With 15 months of experience since the EPA 2010 emission standard took effect, diesel exhaust fluid supplier Air1 sees the market for its product developing as expected.

In the first year after the standard, the North American market for DEF was about 14 million gallons - most of it distributed in small containers sold off the shelf, said Chad Dombroski, director of Air1, which supplies DEF produced by Yara North America.
Yara North America is owned by Oslo-based Yara International, the global fertilizer company that has been supplying DEF to the European market for five years.

This year the market will increase more than fourfold, to about 64 million gallons, and next year it will double to about 130 million, Dombroski said. By 2015 it will reach 350 million gallons, and by 2020 it will be 1.2 billion gallons, he said, citing data gathered by Integer Research.

"This growth rate is within expectations, based on truck turnover and fleet adoption," Dombroski said.

While the bulk of DEF distribution still is off the shelf, many truckstops are finding that their bulk distribution via 1,000- to 2,000-gallon tanks at fuel islands is starting to fall behind demand, Dombroski said.

"They're running through it so quickly that they need more capacity," he said. So many truc stops are either installing, or planning to install, large underground tanks of 10,000 gallons or more at their high-volume facilities.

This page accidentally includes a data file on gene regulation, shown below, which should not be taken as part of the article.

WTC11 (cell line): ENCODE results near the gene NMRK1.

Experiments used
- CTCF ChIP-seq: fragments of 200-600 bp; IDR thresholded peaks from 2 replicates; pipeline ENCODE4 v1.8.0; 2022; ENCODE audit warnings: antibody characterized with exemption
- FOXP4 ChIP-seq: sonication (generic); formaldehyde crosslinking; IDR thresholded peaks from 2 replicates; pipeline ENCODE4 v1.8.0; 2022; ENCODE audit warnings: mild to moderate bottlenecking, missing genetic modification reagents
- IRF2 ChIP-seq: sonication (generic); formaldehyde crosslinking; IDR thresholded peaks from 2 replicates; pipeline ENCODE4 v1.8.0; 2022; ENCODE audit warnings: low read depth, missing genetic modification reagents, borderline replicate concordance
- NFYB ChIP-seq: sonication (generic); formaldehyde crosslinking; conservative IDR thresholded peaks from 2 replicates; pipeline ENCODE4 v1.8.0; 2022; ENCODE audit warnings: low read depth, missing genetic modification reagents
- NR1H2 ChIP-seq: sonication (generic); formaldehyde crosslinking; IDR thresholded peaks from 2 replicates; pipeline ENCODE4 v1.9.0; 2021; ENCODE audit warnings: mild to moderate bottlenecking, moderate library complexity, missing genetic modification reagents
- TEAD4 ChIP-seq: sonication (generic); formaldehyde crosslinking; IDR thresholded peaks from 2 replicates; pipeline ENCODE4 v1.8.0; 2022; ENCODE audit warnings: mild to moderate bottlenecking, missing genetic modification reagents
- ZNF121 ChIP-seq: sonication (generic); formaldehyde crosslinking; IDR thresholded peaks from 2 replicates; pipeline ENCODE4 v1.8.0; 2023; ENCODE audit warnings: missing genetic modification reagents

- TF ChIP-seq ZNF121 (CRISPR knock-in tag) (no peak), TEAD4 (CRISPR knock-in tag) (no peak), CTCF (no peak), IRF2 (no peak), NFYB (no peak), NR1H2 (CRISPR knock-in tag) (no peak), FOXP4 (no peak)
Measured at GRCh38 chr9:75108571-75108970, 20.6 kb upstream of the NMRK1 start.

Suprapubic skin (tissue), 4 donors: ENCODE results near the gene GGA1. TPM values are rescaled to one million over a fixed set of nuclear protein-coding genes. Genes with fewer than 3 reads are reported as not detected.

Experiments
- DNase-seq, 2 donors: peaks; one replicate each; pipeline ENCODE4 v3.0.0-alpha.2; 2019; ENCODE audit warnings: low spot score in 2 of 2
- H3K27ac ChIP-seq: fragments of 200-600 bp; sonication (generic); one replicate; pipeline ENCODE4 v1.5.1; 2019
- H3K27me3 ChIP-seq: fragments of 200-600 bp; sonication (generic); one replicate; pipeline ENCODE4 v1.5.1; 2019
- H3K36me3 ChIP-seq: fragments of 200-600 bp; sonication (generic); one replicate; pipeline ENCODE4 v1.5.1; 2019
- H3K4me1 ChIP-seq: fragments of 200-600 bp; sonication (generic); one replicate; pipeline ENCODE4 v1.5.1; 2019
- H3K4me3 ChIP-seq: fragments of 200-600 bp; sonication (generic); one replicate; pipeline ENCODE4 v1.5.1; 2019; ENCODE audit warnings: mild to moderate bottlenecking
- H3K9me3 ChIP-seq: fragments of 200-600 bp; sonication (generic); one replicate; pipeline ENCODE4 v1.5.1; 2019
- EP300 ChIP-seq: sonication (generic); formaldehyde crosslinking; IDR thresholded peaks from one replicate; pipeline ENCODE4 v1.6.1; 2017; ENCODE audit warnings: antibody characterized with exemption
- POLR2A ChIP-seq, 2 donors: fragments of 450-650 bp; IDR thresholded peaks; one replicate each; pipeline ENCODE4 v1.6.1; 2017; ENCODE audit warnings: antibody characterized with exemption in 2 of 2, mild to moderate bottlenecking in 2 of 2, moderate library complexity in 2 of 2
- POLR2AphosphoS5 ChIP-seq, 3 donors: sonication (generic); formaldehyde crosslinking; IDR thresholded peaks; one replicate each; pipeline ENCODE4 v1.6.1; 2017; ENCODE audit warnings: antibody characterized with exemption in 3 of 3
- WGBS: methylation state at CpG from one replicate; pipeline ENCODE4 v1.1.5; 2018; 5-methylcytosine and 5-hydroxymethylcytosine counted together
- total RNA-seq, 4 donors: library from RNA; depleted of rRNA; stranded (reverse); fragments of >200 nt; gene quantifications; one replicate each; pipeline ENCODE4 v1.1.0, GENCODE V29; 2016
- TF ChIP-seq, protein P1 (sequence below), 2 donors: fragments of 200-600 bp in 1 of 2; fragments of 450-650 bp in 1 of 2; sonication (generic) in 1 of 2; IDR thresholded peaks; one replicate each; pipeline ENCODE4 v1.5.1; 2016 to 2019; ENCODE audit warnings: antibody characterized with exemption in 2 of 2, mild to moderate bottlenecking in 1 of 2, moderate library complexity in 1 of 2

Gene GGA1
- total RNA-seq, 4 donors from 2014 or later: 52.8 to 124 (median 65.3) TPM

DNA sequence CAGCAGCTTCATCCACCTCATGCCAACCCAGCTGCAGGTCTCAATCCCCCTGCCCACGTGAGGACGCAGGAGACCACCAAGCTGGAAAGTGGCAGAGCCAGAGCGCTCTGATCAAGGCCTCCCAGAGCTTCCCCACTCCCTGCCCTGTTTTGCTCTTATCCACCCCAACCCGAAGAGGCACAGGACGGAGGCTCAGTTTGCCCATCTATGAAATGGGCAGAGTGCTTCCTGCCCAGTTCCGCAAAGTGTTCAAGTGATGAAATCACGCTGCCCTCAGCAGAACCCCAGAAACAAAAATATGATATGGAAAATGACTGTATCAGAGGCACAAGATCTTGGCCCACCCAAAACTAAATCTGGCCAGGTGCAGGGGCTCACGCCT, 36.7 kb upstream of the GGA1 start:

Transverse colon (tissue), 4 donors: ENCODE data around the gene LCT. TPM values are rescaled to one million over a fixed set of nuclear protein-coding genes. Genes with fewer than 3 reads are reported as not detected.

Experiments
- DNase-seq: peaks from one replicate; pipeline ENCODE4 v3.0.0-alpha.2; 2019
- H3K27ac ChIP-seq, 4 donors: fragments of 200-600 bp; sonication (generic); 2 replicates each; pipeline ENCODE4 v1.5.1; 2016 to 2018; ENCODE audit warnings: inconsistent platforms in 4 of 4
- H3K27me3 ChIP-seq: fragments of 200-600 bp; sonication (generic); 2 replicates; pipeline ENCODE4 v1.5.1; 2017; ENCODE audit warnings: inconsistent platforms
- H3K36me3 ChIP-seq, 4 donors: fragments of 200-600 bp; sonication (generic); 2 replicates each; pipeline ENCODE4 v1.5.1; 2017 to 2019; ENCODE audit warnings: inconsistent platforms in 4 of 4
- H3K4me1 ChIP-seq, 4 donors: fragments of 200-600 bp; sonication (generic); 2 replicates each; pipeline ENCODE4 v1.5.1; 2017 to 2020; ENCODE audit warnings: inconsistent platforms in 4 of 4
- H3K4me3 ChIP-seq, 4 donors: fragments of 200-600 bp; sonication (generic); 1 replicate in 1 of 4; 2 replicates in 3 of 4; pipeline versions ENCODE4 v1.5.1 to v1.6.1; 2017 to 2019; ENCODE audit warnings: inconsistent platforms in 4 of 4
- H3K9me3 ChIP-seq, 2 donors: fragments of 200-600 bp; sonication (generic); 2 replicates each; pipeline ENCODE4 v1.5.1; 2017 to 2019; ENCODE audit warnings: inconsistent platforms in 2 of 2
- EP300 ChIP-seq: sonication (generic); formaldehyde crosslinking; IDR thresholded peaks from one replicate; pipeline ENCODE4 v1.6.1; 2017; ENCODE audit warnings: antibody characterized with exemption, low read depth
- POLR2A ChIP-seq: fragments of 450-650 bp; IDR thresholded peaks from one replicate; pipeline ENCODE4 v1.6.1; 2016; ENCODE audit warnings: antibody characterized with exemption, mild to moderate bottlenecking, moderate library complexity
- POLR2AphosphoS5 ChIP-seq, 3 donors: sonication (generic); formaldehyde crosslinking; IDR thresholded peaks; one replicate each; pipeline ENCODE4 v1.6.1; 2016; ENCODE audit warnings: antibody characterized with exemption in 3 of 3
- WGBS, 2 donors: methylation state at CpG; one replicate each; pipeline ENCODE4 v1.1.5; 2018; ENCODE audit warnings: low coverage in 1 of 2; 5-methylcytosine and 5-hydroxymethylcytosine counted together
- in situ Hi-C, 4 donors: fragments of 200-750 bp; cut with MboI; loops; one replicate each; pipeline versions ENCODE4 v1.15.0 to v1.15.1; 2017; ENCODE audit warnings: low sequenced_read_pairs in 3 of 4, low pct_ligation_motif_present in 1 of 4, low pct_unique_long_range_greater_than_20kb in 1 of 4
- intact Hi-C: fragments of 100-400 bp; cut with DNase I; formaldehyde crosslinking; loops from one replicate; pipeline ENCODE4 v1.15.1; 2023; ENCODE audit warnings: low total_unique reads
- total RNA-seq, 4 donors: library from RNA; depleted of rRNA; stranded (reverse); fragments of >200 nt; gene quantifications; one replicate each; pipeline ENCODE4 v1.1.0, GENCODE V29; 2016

This volume ramp-up, and the market's distribution characteristics, are similar to what Air1 has experienced in Europe, Dombroski said.

Europe adopted the selective catalytic reduction technology that uses DEF for emissions reduction before North America did, and Air1 has been in that market from the start, he said.

"In Europe, the conversion to SCR is proven," he said. "We're using our expertise over here to build the same kind of supply chain."

Dombroski also referenced Air1's experience in Europe to answer a question about DEF dosing rates. Four years of DEF use in Europe indicates an average dosing rate of 2 to 2.5 percent, he said. "Some vehicles will run higher due to their operating environment, but in general the average holds," he said.